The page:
Now it gets weird, I remember hearing the night before on Ground Zero (talk radio) about a big fireball and something about chaff in Indiana. I grabbed the phone and shot video of the screen then went to work. I forgot to look at dawn for the replay of several hours, but the next day 24 hours later I set the loop for 36 hours and never saw any plume. Just now I reviewed the vid and compared it to google maps and guess where it seems to come from? Camp Atterbury.

      1. Ahh! Very interesting! I suppose teeny little bits of chaff that float around for a long time might block satellites in general, which would be useful. Maybe even scatter the signal, since GPS relies on satellites as a point source right? And using explosives rather than electronics means it can be small and powerful, as well as grunt-compatible.

        GOOD work!

      2. A deliberate interference like that would be rather odd to use for the US though, since the US probably has the highest number of military systems that like to use GPS. But hey maybe if they detect a nuclear launch from some rogue nation they could at least not make it hit target if it uses a GPS guidance system.
        Perhaps to protect south-korean/japanese targets form NK?

        I know it would not be perfect for many modern nations since, like the US, they always have backup systems for when GPS isn’t there. So it would be either targeted at not-quite-so-good-at-guidance nations or it would not be for missiles but for large troop movements where various divisions might be relying on GPS for ground troop deployment, but that would be some massive land war then.

    3. Check the AOPA website, regarding these planned outages. Interesting to me is the inverted cone shape of the estimated impacted area, as outlined in the NOTAM.

      1. According to the NOTAM, and looking it up on the sectional chart, the test is centered on Jefferson Proving Grounds just south of U.S. Highway 50 near Butlerville, IN. Camp Atterbury is many degrees off of the VOR direction indicated in the NOTAM.

  2. I’d like to display retro.hackaday.com on a *really* retro computer but …

    The images are 4 times the resolution of the display in the retro computer AND they’re JPG compressed.

    Is hard enough to write code to decompress JPG and then I have to find enough memory to scale the image down to something that CAN be displayed on a old retro computer screen.

    The computer I want to use has (from memory) –
    160 x 200 x 16 color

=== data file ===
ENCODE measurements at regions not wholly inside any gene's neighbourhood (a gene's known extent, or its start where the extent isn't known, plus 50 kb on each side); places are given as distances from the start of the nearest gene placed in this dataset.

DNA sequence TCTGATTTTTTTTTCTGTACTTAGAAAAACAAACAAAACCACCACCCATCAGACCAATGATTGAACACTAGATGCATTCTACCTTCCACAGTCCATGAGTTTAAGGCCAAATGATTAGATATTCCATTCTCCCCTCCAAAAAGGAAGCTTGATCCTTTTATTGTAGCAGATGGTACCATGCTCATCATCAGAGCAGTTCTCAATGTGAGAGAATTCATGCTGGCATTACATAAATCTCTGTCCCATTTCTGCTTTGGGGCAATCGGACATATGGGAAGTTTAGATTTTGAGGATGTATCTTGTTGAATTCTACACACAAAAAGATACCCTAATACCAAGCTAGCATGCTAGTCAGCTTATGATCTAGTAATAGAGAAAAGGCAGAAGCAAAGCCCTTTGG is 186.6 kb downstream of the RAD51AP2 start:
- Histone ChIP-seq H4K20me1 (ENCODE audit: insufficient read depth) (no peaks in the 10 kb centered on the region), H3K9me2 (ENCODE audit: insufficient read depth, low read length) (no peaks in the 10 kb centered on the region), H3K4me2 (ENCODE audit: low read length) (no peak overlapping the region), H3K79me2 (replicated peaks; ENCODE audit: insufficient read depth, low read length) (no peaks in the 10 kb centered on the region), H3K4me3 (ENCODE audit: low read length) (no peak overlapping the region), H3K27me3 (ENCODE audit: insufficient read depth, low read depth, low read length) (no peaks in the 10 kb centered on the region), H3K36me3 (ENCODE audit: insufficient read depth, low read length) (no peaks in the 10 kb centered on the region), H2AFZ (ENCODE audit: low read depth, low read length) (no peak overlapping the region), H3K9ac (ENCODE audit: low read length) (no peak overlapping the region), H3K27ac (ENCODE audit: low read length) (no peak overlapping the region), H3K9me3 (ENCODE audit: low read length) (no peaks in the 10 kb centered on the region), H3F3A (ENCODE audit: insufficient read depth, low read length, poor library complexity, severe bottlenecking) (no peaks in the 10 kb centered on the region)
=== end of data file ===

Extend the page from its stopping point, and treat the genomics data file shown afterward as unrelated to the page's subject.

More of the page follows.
320 x 200 x 4 color
    640 x 200 monochrome

    The images are 470 x 353 x true color which translates to 487 kBytes when in a non-compressed format like BMP and that is only one image. The retro computer only has 128kBytes.

    Yeah, yeah, I know it can be done by scaling the image down *while* decompressing but do I want to use bank switching to get all the RAM and write the *code from hell* JPG scaler.

    It would be nice to have a low-res version with a mono space font and small pictures in BMP format, or PNG without compression or even non-copressed GIF (89a) with a palette that suits 4 or 16 colors.

      1. I have a solution to the problem.

        I will get two capacitively coupled bananas. Then I will feed the data into the larger banana and read the translated bytes from the smaller banana.

    1. Maybe have a router as a proxy and do the scaling/conversion and feed it to the retro computer Then you can use standard available libraries for that part and the retro computer can stick to its old stuff.

      1. I thought about various ‘fixes’ and they all seem to biol down to being a cheat.

        If I go down that rabbit hole then why not just do a screen grab on a normal PC and re-render it on the retro computer?? It’s not the same.

  3. why would the government care if gps can be blocked?

    wouldnt it be easier to disable the satellites if they want to stop gps?

    if they want to know how big of a sunspot it would take to strip away the earths magnetic field and get solar storm through to the devices couldnt they just wait until a carrington event and see if people complain of gps outages?

  4. I suspect they are testing GPS Anti-Jam technologies in a range of equipment. Disrupt the GPS signal locally, and see if their equipment can see through it and still get a sufficiently good fix. This allows them to evaluate how impaired the performance of their equipment will be if their adversaries conduct local jamming around it operationally.